Five years ago, the Wairarapa Dark Sky Association set out to preserve the region’s pristine dark skies with the hopes of being selected by the globally-recognised International Dark-Sky Association (IDA).
Now, South Wairarapa has been declared an official Dark Sky Reserve by the IDA, making it the second accredited reserve in New Zealand, after Aoraki-MacKenzie.
The Dark Sky Reserve title is given to places with “exceptional or distinguished quality of starry nights” and a night environment that is protected from light pollution.
Wairarapa Dark Sky Association chair Viv Napier says the new international status is a major milestone for the small group of volunteers behind the project. “Their foresight and endeavours has produced something really special for the Wairarapa, ensuring the pristine night skies that perhaps many of us take for granted will be protected for future generations.”
It also opens up significant opportunities for tourism across the region. The new reserve covers an area of 3,665 square kilometres in South Wairarapa and Carterton districts, with plans to expand it to include Masterton, which would make it 5,895 square kilometres.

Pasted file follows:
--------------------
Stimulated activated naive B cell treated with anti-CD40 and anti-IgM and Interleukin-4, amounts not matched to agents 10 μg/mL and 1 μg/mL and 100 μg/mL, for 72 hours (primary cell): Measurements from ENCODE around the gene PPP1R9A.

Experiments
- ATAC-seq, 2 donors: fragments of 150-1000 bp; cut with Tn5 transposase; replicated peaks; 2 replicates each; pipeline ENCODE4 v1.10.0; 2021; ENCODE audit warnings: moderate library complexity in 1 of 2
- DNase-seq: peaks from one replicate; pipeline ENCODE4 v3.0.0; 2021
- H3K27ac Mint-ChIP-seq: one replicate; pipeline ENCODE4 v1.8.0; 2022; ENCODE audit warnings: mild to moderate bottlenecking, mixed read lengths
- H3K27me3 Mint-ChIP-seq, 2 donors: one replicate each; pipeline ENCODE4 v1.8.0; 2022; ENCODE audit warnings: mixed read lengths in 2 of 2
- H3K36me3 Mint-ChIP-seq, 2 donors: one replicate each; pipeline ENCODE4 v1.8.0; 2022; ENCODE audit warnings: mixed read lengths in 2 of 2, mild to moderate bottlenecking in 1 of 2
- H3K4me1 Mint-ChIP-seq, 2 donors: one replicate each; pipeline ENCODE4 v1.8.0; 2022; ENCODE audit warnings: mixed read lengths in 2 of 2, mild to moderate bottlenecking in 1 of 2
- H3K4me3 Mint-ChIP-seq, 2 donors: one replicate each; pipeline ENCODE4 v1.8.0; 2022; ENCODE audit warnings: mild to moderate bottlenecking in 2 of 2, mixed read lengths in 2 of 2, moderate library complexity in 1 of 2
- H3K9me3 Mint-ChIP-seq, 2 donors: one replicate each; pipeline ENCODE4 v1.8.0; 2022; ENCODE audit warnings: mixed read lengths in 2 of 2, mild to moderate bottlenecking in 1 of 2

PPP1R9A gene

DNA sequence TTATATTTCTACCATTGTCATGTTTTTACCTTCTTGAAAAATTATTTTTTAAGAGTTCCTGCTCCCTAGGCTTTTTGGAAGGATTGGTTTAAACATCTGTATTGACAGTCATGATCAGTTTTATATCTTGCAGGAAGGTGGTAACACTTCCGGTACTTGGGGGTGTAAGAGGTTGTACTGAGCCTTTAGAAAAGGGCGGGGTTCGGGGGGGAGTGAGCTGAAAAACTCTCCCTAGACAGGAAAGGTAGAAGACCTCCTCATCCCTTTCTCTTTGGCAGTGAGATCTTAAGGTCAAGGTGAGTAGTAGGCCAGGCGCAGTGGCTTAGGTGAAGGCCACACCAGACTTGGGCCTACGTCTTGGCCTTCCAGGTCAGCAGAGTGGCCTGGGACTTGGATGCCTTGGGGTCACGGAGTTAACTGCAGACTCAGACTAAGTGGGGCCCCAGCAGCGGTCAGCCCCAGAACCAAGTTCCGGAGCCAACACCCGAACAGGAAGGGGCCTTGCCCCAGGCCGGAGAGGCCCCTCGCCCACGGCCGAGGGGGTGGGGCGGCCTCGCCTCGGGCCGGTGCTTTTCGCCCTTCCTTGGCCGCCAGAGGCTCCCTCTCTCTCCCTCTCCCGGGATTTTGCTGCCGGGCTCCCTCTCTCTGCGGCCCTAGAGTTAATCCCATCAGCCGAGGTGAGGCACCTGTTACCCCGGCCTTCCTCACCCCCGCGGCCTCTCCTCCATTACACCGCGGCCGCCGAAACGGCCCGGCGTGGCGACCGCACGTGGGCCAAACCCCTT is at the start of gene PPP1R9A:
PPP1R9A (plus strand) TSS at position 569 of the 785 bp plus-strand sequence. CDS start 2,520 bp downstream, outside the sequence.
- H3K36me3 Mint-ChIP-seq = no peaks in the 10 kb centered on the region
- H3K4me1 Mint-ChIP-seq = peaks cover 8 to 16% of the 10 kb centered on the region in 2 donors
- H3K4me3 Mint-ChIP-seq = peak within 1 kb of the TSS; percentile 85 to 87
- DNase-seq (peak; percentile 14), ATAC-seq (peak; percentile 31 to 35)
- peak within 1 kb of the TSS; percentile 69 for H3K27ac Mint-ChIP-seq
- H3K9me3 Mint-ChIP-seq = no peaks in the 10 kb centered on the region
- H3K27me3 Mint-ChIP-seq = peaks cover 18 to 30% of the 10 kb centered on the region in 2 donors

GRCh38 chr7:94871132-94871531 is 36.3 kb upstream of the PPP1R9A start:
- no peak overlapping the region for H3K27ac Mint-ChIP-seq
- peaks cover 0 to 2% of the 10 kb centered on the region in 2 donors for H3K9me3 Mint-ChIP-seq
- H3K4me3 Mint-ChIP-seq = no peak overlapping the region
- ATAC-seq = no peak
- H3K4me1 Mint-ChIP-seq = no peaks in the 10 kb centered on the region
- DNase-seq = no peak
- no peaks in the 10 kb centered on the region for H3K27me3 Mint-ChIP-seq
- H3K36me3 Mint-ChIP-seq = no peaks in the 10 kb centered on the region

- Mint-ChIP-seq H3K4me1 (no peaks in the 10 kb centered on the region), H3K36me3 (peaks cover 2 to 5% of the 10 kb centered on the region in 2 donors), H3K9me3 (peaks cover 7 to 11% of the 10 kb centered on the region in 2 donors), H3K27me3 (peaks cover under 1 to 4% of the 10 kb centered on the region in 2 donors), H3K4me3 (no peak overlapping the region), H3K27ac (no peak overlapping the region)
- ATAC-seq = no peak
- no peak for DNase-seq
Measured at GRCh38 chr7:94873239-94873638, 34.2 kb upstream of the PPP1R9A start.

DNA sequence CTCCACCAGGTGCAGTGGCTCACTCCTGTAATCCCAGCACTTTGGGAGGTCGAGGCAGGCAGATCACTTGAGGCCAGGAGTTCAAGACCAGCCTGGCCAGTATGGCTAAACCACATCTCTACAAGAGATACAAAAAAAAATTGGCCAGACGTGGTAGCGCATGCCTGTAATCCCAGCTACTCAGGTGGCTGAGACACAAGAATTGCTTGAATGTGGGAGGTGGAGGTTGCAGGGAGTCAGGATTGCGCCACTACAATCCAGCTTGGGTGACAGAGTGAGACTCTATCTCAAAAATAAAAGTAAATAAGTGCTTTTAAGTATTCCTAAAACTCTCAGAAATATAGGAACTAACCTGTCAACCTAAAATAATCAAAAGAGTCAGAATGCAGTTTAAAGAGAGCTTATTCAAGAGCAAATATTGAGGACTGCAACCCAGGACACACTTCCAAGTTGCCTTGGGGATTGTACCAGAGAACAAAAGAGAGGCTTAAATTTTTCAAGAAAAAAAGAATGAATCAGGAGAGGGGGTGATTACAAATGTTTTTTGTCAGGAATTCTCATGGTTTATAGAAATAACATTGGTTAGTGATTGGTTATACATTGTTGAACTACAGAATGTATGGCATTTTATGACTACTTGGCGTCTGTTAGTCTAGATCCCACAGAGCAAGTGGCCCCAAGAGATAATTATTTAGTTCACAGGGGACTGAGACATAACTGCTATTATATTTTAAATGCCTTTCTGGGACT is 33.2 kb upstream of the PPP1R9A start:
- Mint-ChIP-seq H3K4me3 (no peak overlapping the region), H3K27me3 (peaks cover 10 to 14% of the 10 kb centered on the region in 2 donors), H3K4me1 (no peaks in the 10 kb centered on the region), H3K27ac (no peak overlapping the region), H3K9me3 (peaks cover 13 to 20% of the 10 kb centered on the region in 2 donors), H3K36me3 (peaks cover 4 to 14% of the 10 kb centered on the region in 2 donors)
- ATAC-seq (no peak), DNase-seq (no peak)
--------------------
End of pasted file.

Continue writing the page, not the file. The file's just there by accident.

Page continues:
For visitors looking to get the most out of the stargazing opportunities in the region, there are a number of local astronomy operators. Under The Stars offers nomadic astronomy tours with telescopes and binoculars, and Star Safari runs guided tours overlooking the Ponatahi Valley, with state of the art telescopes.
With only 21 Dark Sky Reserves in the world and 16 Dark Sky Sanctuaries in the world, New Zealanders are lucky enough to have five of these destinations right at their doorstep.